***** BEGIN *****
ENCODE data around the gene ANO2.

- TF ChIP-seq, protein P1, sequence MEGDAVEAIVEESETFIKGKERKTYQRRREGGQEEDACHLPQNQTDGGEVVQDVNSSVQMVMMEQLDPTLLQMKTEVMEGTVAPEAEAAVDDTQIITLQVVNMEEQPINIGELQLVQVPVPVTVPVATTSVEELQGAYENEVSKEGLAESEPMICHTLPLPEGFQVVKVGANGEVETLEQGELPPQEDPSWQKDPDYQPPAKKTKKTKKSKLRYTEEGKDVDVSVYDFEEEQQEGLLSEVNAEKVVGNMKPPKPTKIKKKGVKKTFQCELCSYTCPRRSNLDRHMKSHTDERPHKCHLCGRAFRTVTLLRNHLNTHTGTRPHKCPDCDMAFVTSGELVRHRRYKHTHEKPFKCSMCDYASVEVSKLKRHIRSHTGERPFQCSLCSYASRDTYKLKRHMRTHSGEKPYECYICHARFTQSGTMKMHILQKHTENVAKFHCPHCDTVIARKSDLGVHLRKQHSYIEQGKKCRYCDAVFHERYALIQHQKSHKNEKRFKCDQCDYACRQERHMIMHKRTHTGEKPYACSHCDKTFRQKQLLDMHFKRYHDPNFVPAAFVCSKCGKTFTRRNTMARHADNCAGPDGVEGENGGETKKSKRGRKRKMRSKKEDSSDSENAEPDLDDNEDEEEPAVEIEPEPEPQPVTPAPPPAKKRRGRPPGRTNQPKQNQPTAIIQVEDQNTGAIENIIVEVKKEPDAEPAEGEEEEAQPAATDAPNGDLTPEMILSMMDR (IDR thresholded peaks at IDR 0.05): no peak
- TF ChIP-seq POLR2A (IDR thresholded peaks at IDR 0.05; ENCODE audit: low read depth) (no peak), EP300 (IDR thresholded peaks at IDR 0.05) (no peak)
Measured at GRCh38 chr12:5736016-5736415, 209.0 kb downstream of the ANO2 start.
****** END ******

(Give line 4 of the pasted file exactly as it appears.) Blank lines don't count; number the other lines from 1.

Measured at GRCh38 chr12:5736016-5736415, 209.0 kb downstream of the ANO2 start.